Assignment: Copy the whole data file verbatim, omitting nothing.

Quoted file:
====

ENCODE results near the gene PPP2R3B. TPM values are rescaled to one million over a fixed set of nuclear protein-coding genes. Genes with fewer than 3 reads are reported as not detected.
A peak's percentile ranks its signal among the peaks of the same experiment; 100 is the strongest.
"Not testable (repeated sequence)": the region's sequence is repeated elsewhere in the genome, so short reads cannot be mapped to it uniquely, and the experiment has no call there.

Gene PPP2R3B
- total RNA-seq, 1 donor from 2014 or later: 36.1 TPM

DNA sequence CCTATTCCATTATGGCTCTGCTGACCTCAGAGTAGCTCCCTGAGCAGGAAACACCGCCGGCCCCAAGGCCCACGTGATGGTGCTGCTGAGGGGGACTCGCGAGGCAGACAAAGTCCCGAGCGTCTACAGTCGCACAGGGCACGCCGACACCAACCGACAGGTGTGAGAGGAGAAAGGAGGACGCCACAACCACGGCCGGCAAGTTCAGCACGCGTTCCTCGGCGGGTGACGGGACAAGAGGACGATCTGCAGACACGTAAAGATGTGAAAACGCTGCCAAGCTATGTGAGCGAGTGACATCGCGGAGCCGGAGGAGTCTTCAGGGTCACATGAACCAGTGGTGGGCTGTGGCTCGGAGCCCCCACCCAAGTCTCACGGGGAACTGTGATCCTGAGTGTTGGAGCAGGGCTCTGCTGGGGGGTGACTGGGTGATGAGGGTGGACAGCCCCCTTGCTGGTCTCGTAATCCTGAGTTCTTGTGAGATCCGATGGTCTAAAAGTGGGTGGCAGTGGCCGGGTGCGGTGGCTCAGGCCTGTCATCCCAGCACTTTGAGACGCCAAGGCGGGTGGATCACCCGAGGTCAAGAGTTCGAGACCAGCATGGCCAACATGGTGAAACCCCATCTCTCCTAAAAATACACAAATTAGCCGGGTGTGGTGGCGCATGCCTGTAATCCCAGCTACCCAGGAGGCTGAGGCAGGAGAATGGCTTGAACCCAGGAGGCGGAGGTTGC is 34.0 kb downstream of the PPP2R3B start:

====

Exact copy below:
ENCODE results near the gene PPP2R3B. TPM values are rescaled to one million over a fixed set of nuclear protein-coding genes. Genes with fewer than 3 reads are reported as not detected.
A peak's percentile ranks its signal among the peaks of the same experiment; 100 is the strongest.
"Not testable (repeated sequence)": the region's sequence is repeated elsewhere in the genome, so short reads cannot be mapped to it uniquely, and the experiment has no call there.

Gene PPP2R3B
- total RNA-seq, 1 donor from 2014 or later: 36.1 TPM

DNA sequence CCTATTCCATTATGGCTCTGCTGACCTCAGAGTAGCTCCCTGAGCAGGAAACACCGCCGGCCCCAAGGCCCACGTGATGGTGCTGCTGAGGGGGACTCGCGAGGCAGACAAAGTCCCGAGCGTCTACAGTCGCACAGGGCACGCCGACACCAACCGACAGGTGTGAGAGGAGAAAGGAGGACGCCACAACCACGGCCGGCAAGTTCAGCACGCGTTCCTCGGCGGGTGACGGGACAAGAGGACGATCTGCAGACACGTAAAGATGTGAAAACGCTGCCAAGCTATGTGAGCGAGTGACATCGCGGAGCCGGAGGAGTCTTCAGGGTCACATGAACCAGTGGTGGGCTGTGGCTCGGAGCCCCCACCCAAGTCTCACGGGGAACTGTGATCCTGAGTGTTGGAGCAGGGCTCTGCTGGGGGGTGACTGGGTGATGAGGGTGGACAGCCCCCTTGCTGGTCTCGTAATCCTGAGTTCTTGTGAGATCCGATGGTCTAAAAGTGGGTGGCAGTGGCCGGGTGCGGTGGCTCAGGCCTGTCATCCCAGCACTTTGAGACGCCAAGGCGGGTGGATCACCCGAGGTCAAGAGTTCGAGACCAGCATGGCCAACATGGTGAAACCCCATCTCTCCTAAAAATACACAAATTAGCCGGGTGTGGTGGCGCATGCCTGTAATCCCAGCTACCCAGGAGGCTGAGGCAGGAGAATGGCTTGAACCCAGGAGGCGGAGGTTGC is 34.0 kb downstream of the PPP2R3B start: